HURON BARGE CO. v. TURNEY et aL (DIstrIct Court, N. D. Ohio, E. D. February 6, 1896.) No. 2.120.
l:lHIPPING-PAROI, CHARTER PARTy-BILL OF LADING.
A parol charter partf, actually made and established, will control Ii bill of lading which is inconsIstent with it. Burrill v. Crossman, 65 Fed. 104, followed.
2. SAME-DEMURRAGE-ARRIVAL FOR LOADING-ExCUSABLE DELAY.
Aproviaion in a charter party that the vessel shall arrive ready for loading on ,a given day is subject to the perils of navigation, and failure, from such perils, to arrive on that day, does not excuse the charterers from performing their contract. A stipulation for definite lay days binds the charterer to complete the lading within that time, and he is responsible for delay, even when caused without his fault,-as by a fire at the dock, which destroys the machinery depended on for loading. Burrill v. Crossman, 16 C. Q. A. 381, 69 Fed. 750, and Davis v. Wallace, Fed. Cas. No. 3,657, followed.
S. SAME-LAY DAYS.
Hoyt, Dustin & Kelley, for libelant. Squire, Sanders & Dempsey, for respondents. RICKS, District Judge. This is a libel filed by the Huron Barge Company, a corporation under the laws of the state of Ohio, owner of the steamer Pathfinder and schooner Sagamore, and claims $4,131.12, al:! demurrage and damages, for failure of the respondents to load at the port of Cleveland, Ohio, and unload at the port of Manitowoq, Wis., two cargoes of coal on the vessels named. The libel avers that,'onthe 14th day of November, 1893, a charter contract made between the libelant and the respondents, by which the 'latter' agreed to carry and deliver at Manitowoc, Wis., soft cOl;LI on the steamer Pathfinder and barge Sagamore, at the rate of 60, cenfsper ton, said vessels to be loaded in two days, at two berths, from the docks at Cleveland, and to be unloaded in two days at two different berths, at the port of destination, at Manitowoc. The answer admits that a charter was made on the day named, but alleges that the terms of said charter were that the said steamer Pathfinder and barge Sagamore were "to have been at the Cleveland, Canton & Southern dock, in Cleveland, Ohio, on the morning of Friday, November 17th, to start loading; that, in pursuance of this arrangement, all the coal destined to be shipped to Manitowoc, as aforesaid, was placed on the tracks, and both plants at the Connotton dock were ready for loading, and the laborers employed for that purpose were waiting for the boats, on the morning of November 17th, as aforesaid, and tb.at, if they had arrived in accordance with the charter, each boat would have had a clear dock, and would have been loaded by the night of Saturday, November 18th, without fail; that they could then have gone to Manitowoc, there discharged their cargoes, and fulfilled their obligations under the char-tel' aforesaid, in accordance with its terms." The answer further claims that, through the bad judgment and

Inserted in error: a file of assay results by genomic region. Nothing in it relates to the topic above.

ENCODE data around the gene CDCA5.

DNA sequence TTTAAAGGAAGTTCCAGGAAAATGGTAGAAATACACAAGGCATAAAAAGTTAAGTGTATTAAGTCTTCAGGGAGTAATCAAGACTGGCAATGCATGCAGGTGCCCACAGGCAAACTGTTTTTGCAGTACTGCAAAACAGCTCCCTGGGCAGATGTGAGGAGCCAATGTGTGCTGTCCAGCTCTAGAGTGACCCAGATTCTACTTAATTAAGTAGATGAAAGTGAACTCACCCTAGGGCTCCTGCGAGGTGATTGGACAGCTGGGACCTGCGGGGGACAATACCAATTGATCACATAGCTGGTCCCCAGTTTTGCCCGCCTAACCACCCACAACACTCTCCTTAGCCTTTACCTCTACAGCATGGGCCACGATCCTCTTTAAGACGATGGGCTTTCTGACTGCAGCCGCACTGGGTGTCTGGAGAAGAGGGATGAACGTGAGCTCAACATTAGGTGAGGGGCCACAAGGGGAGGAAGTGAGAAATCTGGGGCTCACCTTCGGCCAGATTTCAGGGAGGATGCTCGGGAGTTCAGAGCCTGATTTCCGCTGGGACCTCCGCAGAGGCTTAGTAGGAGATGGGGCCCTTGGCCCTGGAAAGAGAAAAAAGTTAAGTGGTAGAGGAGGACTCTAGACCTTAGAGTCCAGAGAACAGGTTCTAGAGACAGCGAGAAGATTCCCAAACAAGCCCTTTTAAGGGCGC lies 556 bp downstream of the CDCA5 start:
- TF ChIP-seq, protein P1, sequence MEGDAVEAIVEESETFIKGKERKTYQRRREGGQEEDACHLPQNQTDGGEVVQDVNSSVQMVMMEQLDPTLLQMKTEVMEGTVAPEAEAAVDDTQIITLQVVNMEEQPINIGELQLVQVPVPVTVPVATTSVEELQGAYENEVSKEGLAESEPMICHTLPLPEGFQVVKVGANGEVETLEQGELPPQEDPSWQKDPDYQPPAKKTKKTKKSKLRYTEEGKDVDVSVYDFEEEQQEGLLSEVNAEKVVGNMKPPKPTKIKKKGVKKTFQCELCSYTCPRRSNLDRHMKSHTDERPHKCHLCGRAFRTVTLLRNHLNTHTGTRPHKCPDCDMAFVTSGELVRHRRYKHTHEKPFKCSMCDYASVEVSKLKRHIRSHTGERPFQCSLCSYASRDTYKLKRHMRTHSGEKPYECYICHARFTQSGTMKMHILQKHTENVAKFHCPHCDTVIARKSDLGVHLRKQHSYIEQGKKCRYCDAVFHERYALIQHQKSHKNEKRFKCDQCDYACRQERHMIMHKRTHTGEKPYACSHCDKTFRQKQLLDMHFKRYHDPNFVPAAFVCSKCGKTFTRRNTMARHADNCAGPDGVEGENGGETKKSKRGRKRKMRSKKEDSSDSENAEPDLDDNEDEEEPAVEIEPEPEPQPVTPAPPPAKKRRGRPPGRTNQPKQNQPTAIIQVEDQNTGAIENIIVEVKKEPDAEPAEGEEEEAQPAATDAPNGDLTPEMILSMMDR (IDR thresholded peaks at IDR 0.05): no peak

HURON BARGE CO.
management of the libelant, said vessels were not brought to this port on the morning of the 17th, as they might have been; that the boats did arrive at Cleveland on the morning of November 19th, but that the barge was not unloaded, although the steamer was, and arrangements were straightway made to load the steamer, commencing Sunday; but the answers avers that, in winding in one the steamer Pathfinder broke of the slips of the Cuyahoga her wheel, which made it necessary for her to go upon the dry dock, and which prevented her from coming to the dock to load, according to the terms of tbe charter. The answer further avers that, on the night of the 20th of November, the McM'yler boisting machinery on the docks of the Cleveland, Canton & Southern Rail· road was destroyed by fire. They further aver that, if it bad not been for the negligence and carelessness on the part of the libelant to fulfill its contract, and have its boats at the dock for loading on the 17th, thev would have been loaded in time, and well on their way up the lakes to Manitowoc; that, after this fire, the libelant, with full knowledge of the situation, allowed the two vessels to be loaded at the. Lindsay hoists, the remaining machinery on said docks left for use in loading vessels, and that the loading thereafter proceeded without delay. Respondents further deny that the charter of the two boats provided that they should be unloaded at Manitowoc in two days, and that separate berths should be there furnished for such unloading. They deny that there was any unnecessary delay at Manitowoc, and claim that the boats were unloaded with due diligence. It is conceded by the proctors for both parties that this case turns entirely upon a question of fact, to wit, whether the charter made for these two vessels on the 14th of November, between Mr. Coulby, acting for and on behalf of the libelant, and Mr. McNally,· acting for and on bebalf of the respondents, contained a distinct provision that the vessels should be loaded at two berths at the Connotton docks, at the port of Cleveland, within two days, and should be unloaded at Manitowoc, the port of destination, at two separate and in two days. Mr. Coulby, on his part, swears positively that that was the condi· tion of the charter. Mr. McNally denies that the charter contained this condition, and claims that the contract was substantially as set up in the respondents' answer. In this direct and sharp conflict between these two witnesses, it becomes very important for the court to look to all the surroundings and determine which one of them is corroborated by the facts and surrounding circumstances. Coulby impressed me as a witness; cautious, conservative, feeling the responsibilities of his posi· tion, slow to act, and careful in his statement of facts. McNally impressed me as a man of ambition, energy, and dash,-one who would be more likely to accept chances in making a contract, and more inclined to take risks and act hastily, than Coulby. In view of these respective traits, it becomes important to consider well all the corroborating circumstances. The situation of the parties when negotiations began was this: The close of navigation for the